Chapter
In this chapter I propose to take some of the ideas I initially developed in Personal Life (Smart, 2007b) a little further. The purpose of that book was to start a process of reconceptualization of the sociology of relationships by putting a reflexive (social) self (Burkitt, 2008) into the centre of this approach as opposed to the isolated individu...
Article
Full-text available
This article addresses the changing relationship between traditional legal definitions of motherhood and fatherhood and newer scientific definitions of parenthood. It is acknowledged that procedures like DNA testing have transformed legal interpretations, but in so doing it is argued that the social and cultural significance of kinship has been squ...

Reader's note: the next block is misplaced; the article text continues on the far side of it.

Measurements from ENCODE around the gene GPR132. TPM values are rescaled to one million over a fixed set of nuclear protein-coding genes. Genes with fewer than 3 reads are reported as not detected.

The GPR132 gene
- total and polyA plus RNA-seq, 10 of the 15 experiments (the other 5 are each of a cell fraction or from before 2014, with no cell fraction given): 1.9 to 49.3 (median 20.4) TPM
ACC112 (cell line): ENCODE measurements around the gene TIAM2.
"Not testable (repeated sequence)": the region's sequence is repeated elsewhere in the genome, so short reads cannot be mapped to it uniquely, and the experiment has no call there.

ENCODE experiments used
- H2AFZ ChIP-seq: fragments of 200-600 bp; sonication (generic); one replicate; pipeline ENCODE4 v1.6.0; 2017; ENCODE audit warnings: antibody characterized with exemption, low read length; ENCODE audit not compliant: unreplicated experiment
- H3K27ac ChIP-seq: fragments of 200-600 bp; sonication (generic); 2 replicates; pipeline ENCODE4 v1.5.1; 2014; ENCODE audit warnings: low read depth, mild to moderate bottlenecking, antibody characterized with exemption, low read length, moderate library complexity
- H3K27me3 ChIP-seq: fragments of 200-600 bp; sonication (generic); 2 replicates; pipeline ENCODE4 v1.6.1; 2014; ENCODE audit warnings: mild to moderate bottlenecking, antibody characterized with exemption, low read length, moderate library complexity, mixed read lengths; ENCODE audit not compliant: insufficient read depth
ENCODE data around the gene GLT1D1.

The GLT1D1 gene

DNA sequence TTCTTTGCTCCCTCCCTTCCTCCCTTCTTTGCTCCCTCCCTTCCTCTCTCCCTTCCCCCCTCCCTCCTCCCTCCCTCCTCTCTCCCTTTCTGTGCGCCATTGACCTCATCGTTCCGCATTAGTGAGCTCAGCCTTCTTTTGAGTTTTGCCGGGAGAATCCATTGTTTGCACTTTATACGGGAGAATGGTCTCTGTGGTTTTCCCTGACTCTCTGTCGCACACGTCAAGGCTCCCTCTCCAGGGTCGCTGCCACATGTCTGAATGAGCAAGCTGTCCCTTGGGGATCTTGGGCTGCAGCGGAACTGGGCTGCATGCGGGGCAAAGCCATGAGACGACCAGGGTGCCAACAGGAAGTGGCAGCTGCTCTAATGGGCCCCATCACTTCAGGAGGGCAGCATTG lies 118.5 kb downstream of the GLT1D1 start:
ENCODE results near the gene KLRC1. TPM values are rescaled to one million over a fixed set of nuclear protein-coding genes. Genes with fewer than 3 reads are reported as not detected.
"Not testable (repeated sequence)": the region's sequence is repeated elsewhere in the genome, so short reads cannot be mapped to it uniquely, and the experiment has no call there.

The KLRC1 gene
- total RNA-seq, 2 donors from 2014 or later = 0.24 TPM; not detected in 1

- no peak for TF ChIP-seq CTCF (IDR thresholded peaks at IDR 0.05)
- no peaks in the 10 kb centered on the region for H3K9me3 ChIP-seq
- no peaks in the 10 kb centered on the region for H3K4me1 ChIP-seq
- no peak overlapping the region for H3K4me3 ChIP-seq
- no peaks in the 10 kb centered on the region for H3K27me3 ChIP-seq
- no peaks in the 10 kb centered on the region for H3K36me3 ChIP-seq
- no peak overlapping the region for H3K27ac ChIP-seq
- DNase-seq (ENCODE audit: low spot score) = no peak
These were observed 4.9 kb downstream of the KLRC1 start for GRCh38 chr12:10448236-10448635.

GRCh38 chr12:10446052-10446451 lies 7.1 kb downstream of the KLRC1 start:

Article
Full-text available
This article addresses the challenges of developing methodologies which build on the insights of early feminist research and methods, but which also incorporate some of the new innovations in sociological, qualitative research. Feminist research has emphasized the need to capture the everyday lives of women (and others) but this is not so easy once...
Article
Full-text available
Uncovering old or historical family secrets has become an enjoyable pastime yet in contemporary families the keeping of secrets, especially those relating to reproduction and paternity, is seen increasingly as undesirable. This article explores these issues and the growing tendency for family law and policy to favour exposing genetic truths – seein...
Article
Full-text available
The availability of same-sex weddings poses a number of personal and political dilemmas for couples who decide that they wish to go through a ceremony of recognition or civil partnership. In this article I argue that British couples are acutely aware of the political ramifications of their decisions and I focus attention on the interplay between th...
Article